You’ve read the headlines: quantum computers are going to cure disease by discovering new pharmaceuticals! They’re going to pore through all the world’s data and find solutions to problems like poverty and inequality!
It seems like every few months there’s a new cellphone, laptop or tablet that is so exciting people line up around the block to get their hands on it. While the perpetual introduction of new, slightly more advanced electronics has made businesses like Apple hugely successful, the short shelf life of these electronics is bad for the environment.
Almost all life on earth is based on DNA being copied, or replicated, and understanding how this process works could lead to a wide range of discoveries in biology and medicine. Now for the first time scientists have been able to watch individual steps in the replication of a single DNA molecule, with some surprising findings. For one thing, there’s a lot more randomness at work than has been thought.
Plugging in the power – or at least what you think is power – to a USB-C powered laptop can connect your computer, and the valuable personal data on it, directly to hackers. Your personal financial information, passwords and documents stored on the laptop could help a cybercriminal steal your identity. The laptop may even be used to attack your employer’s computers and network.
People have no idea how fast the world is changing. So said Peter Diamandis to the audience at Singularity University’s Global Summit, taking place this week in San Francisco. Diamandis believes the convergence of multiple technologies is transforming business models, and they’re never going back.
Birds have long inspired humans to create their own ways to fly. We know that soaring bird species that migrate long distances use thermal updrafts to stay in the air without using up energy flapping their wings. And glider pilots similarly use thermals currents and other areas of rising air in order to remain airborne for longer.
For several years, civil society groups have been calling for a ban on what they call “killer robots”. Scores of technologists have lent their voice to the cause. Some two dozen governments now support a ban and several others would like to see some kind of international regulation.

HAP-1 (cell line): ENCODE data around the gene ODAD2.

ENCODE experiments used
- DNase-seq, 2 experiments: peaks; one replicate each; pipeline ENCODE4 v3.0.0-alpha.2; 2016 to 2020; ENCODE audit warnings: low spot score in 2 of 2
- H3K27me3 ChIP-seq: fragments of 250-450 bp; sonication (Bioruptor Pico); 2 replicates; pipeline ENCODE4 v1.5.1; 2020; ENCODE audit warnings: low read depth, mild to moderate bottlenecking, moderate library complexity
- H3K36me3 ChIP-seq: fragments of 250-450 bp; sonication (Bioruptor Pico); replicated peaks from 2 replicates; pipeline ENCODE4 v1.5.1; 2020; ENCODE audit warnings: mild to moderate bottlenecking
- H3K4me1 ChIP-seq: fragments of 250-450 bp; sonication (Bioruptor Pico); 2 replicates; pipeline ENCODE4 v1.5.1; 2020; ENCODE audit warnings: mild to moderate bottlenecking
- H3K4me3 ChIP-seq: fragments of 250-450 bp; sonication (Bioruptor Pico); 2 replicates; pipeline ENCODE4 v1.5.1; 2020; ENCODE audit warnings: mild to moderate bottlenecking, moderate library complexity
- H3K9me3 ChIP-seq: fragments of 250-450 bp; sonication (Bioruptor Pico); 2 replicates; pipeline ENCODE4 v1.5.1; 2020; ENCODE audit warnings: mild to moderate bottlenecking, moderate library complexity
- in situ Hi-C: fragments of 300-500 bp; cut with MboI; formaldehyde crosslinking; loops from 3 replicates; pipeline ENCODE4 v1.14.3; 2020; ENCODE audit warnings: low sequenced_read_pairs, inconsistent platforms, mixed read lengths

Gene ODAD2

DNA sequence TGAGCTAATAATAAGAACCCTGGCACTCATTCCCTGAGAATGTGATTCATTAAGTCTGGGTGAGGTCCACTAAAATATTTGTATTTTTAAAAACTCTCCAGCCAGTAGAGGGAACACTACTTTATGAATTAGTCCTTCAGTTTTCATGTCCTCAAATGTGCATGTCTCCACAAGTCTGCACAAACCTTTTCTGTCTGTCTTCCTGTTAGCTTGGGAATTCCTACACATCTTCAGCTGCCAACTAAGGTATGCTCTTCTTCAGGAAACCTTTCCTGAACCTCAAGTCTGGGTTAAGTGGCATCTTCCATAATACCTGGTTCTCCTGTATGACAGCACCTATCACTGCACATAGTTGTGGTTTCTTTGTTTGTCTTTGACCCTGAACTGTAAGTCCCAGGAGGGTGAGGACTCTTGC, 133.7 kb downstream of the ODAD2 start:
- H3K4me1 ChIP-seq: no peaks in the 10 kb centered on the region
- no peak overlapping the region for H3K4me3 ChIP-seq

The next generation of mobile technology is coming our way. On Tuesday, Sprint announced plans to release a 5G smartphone by mid-2019. According to a company press release, the phone is a collaboration with LG Electronics.
Despite decades of ongoing research, scientists are trying to understand how the four fundamental forces of the Universe fit together. Whereas quantum mechanics can explain how three of these forces things work together on the smallest of scales (electromagnetism, weak and strong nuclear forces), General Relativity explains how things behaves on the largest of scales (i.e. gravity). In this respect, gravity remains the holdout.
Why do batteries die? And, why can they only be recharged so many times before they won’t hold a useful amount of charge? My young son asked me about that years ago when his battery-powered toy car stopped moving, wondering about what he called an “everlasting battery.” And this same question has probably crossed the mind of every cellphone user trying to send one last text before the screen blinks off.
You may have sworn off aerosol sprays in the ’90s when everyone was talking about the hole in the ozone layer, but a team of researchers from MIT has found a use for aerosols that could be good for both the environment and our health. This spray contains nanobots, tiny sensors with the potential to do everything, from detecting dangerous leaks in pipelines, to diagnosing health issues. They published their research in Nature Nanotechnology on Monday.
Thanks to virtual reality, you can swim with the dolphins, play some tennis, or spend some alone time, all from the comfort of your own living room. But it’s not yet perfect — a horrible wave of nausea can hit anytime, right in the middle of these activities.